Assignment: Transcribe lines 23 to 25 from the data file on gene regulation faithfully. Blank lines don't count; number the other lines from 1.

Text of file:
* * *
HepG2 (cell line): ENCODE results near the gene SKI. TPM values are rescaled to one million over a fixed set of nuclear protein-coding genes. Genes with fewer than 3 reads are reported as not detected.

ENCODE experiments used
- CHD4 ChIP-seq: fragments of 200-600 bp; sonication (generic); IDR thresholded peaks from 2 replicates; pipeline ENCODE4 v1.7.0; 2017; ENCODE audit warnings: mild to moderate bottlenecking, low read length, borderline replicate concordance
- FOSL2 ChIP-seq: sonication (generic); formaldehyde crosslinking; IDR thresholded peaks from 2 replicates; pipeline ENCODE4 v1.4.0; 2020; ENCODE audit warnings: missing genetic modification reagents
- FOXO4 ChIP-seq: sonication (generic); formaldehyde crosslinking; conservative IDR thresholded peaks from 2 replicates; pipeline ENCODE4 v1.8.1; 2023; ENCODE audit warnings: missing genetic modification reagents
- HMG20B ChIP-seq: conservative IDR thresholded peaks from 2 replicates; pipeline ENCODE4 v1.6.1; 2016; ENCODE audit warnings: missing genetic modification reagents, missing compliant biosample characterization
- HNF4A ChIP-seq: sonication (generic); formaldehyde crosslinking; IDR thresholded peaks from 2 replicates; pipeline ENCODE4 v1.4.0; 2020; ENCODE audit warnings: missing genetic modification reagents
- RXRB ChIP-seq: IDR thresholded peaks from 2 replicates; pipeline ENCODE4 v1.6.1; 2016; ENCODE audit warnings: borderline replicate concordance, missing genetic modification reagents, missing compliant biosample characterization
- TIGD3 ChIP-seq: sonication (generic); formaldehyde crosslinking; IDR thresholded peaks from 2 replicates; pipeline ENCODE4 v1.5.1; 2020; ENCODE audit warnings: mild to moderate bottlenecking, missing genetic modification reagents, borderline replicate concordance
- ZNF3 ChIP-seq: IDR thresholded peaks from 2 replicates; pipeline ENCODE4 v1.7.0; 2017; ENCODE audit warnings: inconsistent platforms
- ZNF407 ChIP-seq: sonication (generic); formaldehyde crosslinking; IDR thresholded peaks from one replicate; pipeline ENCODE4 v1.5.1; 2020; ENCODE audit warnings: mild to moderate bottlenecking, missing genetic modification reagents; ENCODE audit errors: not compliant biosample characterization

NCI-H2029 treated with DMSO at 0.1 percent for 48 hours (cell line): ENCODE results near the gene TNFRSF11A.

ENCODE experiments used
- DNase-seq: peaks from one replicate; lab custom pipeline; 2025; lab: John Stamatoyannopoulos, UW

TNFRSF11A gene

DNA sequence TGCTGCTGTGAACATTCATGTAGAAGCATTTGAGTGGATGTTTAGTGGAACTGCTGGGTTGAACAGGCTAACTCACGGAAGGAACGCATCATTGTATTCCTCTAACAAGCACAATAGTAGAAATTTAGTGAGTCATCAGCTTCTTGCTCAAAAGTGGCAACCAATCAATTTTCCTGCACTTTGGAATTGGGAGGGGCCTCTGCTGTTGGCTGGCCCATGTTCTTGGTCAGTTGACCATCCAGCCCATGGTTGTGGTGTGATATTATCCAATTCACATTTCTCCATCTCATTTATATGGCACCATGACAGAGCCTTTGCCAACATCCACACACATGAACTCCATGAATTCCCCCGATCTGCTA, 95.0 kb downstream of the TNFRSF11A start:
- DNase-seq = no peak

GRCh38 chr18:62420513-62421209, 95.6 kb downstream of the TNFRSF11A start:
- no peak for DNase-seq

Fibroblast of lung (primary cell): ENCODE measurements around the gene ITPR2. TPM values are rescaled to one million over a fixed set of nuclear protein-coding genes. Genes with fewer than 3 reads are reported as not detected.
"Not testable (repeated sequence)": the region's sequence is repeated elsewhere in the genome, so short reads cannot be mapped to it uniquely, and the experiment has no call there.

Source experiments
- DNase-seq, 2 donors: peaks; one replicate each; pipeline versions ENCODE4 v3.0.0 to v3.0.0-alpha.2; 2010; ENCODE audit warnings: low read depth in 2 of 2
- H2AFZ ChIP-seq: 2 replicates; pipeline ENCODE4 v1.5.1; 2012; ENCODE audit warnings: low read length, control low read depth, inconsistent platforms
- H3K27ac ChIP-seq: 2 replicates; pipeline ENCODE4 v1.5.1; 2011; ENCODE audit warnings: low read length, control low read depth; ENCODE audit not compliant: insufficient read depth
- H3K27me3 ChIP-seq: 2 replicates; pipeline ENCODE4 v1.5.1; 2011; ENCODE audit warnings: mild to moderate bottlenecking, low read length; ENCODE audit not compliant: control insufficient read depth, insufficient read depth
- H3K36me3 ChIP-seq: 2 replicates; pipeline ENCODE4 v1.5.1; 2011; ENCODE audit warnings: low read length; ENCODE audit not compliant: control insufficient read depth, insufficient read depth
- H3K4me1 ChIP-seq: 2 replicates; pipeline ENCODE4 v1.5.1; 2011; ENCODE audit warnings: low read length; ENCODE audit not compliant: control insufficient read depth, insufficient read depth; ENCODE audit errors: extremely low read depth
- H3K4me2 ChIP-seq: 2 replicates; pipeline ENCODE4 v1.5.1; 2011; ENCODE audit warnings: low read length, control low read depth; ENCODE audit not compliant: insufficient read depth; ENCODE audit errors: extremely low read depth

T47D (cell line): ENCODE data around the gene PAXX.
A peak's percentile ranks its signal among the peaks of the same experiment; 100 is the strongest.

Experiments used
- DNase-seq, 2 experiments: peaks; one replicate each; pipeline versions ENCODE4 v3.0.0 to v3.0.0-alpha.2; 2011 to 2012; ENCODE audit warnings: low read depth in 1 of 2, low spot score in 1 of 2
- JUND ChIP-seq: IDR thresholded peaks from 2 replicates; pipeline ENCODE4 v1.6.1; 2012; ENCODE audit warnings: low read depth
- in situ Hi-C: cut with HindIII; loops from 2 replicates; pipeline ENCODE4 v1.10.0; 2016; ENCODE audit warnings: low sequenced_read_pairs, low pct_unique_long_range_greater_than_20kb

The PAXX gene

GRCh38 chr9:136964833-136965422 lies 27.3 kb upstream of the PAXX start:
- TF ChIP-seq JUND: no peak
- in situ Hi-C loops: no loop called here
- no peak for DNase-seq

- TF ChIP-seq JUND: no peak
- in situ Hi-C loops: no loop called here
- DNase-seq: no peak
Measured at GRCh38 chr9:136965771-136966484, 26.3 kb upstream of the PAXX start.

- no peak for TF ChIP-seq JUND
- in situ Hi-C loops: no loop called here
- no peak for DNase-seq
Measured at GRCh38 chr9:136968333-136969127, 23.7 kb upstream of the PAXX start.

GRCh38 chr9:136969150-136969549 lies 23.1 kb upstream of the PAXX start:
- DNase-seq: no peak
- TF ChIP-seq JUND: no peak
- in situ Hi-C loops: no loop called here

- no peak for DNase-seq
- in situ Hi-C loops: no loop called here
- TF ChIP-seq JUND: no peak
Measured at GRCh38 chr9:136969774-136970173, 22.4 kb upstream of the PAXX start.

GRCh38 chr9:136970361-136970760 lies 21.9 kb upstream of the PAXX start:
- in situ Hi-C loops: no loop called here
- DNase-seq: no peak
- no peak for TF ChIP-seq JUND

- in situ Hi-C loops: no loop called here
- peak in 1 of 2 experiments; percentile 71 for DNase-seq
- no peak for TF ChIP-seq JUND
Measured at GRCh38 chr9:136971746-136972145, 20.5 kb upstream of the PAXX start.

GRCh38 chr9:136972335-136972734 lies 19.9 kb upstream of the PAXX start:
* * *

- DNase-seq, 2 donors: peaks; one replicate each; pipeline versions ENCODE4 v3.0.0 to v3.0.0-alpha.2; 2010; ENCODE audit warnings: low read depth in 2 of 2
- H2AFZ ChIP-seq: 2 replicates; pipeline ENCODE4 v1.5.1; 2012; ENCODE audit warnings: low read length, control low read depth, inconsistent platforms
- H3K27ac ChIP-seq: 2 replicates; pipeline ENCODE4 v1.5.1; 2011; ENCODE audit warnings: low read length, control low read depth; ENCODE audit not compliant: insufficient read depth